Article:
I’d like to let you in on a practice that is changing the way that I manage fear, anxiety and other sometimes scary emotions.
The practice is called mindfulness.
You’ve likely heard about it in the news or on health or meditation blogs or maybe even practice some mindfulness techniques already. If you haven’t, that’s ok too.
Since my pre-teen years, I’ve been a self-help book junkie. I would try and get my hands on any book that seemed to promise me a way to get rid of fear or anxiety or sadness, basically any feeling that felt too hard to handle.
Resistance was the name of the game.
As I got older, I began to see a pattern forming: Get frustrated because I was scared or sad, wish I didn’t feel that way anymore, seek out a book that hinted at a future of fearlessness or endless happiness, get halfway through the book, realize that the fear or sadness was still there and then repeat from step one.
There has got to be a better way, I would journal to myself. There has got to be a way to get rid of these feelings so that I can finally be happy and at peace!
Well, I think I found my answer, but it is completely opposite town from where I thought I wanted to be.
I heard about mindfulness a few years ago when an 8-week course was being offered at the local YMCA. It was based on a process called Mindfulness Based Stress Reduction (MBSR) created by a man named Jon Kabat-Zinn. MBSR was originally created as a way for him to help people who were ill and considered past the point of help by their doctors. Dr. Kabat-Zinn found a way to help these people manage their illness and find acceptance and peace of mind by using mindfulness principles and meditation. Since then, his 8-week course has broadened to include everyone, not just the chronically or terminally ill, and is taught by trained teachers around the world.
It took me a couple more years and one false start to finally sign up for the class, but I started it in the beginning of 2014.
When I originally signed up for the class, I actually thought it was only going to teach me how to meditate for longer periods of time and while the class was about meditation, it was also about so much more.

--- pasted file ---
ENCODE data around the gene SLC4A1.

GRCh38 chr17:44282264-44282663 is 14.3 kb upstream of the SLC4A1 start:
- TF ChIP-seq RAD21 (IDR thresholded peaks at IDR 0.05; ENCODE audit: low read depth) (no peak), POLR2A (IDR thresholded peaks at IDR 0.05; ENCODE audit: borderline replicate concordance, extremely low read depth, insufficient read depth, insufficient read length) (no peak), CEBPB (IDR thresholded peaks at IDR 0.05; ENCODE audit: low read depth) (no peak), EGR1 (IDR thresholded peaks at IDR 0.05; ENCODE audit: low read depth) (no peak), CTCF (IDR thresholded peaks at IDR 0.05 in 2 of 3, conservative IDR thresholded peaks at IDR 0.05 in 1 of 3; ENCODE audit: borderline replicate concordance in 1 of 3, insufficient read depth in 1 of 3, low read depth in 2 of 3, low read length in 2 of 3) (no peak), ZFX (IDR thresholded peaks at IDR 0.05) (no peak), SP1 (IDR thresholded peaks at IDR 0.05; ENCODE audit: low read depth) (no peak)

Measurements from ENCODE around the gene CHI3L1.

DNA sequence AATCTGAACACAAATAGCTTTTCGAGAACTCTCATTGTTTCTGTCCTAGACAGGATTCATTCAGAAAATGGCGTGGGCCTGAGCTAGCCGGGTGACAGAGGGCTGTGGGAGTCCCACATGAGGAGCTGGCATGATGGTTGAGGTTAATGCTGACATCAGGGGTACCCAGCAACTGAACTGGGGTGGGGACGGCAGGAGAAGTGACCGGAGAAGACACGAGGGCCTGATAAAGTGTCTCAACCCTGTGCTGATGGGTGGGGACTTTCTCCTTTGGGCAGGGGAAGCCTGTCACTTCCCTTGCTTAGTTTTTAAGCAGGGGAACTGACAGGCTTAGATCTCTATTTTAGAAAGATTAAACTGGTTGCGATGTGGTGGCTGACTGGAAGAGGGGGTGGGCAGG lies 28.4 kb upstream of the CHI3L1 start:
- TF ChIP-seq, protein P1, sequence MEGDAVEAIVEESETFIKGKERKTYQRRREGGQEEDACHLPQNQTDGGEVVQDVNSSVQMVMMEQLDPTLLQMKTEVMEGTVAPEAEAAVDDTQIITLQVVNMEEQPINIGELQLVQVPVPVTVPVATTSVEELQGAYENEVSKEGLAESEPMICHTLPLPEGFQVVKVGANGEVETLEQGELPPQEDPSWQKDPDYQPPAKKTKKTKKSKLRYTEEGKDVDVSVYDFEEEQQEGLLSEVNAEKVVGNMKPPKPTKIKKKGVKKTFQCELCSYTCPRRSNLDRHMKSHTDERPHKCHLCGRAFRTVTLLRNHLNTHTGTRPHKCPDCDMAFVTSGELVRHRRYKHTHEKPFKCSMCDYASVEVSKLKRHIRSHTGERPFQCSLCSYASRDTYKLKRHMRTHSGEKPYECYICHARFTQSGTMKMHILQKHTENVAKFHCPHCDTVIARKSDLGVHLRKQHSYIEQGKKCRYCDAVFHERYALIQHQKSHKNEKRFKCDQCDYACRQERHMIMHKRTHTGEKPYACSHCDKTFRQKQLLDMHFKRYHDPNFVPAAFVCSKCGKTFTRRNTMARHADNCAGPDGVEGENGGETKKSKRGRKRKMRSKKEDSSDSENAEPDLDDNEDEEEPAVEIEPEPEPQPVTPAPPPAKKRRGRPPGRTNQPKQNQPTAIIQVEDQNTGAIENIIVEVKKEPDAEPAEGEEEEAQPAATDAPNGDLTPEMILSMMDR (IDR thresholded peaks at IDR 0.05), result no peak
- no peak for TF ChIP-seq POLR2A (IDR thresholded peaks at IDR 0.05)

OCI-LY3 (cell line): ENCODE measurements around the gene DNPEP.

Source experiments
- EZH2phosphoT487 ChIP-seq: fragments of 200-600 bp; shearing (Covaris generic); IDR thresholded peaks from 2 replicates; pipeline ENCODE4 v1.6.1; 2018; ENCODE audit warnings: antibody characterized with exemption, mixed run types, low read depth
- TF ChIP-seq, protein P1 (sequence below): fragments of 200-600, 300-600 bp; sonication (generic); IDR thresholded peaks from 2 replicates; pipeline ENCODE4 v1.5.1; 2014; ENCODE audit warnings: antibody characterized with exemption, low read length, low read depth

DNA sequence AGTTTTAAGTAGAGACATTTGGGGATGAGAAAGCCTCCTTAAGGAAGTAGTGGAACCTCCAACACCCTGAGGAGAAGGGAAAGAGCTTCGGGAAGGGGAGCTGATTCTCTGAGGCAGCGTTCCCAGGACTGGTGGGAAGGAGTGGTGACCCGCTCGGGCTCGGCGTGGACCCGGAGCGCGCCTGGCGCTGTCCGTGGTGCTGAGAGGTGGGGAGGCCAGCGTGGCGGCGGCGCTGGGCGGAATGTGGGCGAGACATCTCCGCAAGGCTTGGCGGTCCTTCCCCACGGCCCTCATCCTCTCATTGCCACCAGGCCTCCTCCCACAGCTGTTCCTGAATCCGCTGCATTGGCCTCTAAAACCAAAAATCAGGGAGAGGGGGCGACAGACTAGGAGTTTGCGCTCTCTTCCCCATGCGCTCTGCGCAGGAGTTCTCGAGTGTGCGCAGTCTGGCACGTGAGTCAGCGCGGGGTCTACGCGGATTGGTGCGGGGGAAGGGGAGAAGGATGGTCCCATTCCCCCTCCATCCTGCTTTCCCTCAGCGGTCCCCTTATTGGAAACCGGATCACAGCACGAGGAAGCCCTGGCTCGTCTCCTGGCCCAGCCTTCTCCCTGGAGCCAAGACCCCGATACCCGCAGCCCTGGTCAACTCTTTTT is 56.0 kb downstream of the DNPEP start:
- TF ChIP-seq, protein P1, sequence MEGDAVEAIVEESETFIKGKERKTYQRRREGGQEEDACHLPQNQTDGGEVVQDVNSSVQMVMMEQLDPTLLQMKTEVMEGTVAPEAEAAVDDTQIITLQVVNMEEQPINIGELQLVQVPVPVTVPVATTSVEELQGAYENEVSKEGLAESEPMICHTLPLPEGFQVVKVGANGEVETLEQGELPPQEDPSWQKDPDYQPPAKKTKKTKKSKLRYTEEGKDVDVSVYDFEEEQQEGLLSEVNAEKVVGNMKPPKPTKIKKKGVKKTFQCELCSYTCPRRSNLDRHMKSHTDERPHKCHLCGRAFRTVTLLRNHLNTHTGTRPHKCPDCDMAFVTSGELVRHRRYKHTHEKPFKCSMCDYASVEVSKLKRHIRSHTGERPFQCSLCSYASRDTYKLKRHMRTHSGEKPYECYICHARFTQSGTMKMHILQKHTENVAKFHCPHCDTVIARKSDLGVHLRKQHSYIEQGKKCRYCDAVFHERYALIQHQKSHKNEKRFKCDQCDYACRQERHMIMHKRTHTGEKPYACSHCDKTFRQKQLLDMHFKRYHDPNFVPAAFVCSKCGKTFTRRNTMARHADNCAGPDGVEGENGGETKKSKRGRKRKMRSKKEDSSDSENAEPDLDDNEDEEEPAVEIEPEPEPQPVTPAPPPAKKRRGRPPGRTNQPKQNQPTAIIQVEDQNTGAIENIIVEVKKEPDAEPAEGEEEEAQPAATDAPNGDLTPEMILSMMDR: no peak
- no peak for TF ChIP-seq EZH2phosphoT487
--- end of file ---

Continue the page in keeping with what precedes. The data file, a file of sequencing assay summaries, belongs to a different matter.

In the end, it wasn’t the 30+ minute meditations that stuck, but the principles of mindfulness and how they have been progressively opening me up to a new way of being with myself, fear, anxiety, pain, illness, doubt and any other emotion or sensation that I would’ve once labeled “bad.”
Now I won’t pretend to distill an 8-week course and almost a year of unpacking and practicing what I’ve learned into one blog post, but I’d like to share just three things that might be helpful to you as you deal with fear or anxiety or any other feeling you’ve called “bad” based on what I’ve learned and experienced.
The first is the key that unlocks the true power of mindfulness.
Learn how to observe whatever comes up in your body and in your mind without judging it.
That is the core focus of mindfulness, nonjudgmental awareness and acceptance of what is.
It’s taken me a while to sit with this and see the beauty in it, but I will admit, I was (and sometimes still am) a bit attached to the idea that our mission as humans is to find what we don’t like in ourselves and do our best to blot it out.
I’ve tried that mission (and sometimes I forget and still try) and perhaps you try it too, but have you realized that in the end it doesn’t really work or at least not for long? And then you feel worse about yourself which just adds to the fear and pain that was there before. Right?
Once you are able to realize that you are not your thoughts or feelings or bodily sensations and that they are just things that are happening in and around you that you can observe (without judgment), your antagonistic relationship will soften and transform into something else.
As Ruth Baer, Ph.D. says in her helpful book on mindfulness, The Practicing Happiness Workbook,
So how in the world do you observe these things? Is observing without judgment even possible?
Good question. It’s one I’m still learning to answer.
The practice that’s helped me the most thus far with learning how to observe what comes up without judgment is meditation.
Isn’t it ironic that the answer I’ve found to fighting against my fear is essentially sitting in silence not doing anything?
Meditation is helpful because it lets you practice observation in a somewhat controlled environment. You just sit for a certain amount of time and notice what comes up.
A helpful tip I heard before is to imagine that there is a you who is experiencing things and another you who is observing what the first you is experiencing.
And again, that’s it.
Ok, of course there’s more to it, but that is basically the bulk of it.
The more you sit and observe and maybe even mentally name what you observe, the more familiar it gets.
And here’s where the tough part comes, unlike the promises of so many self-help philosophies, meditation and mindfulness are progressive in their effectiveness. It takes repeated practice to see any change.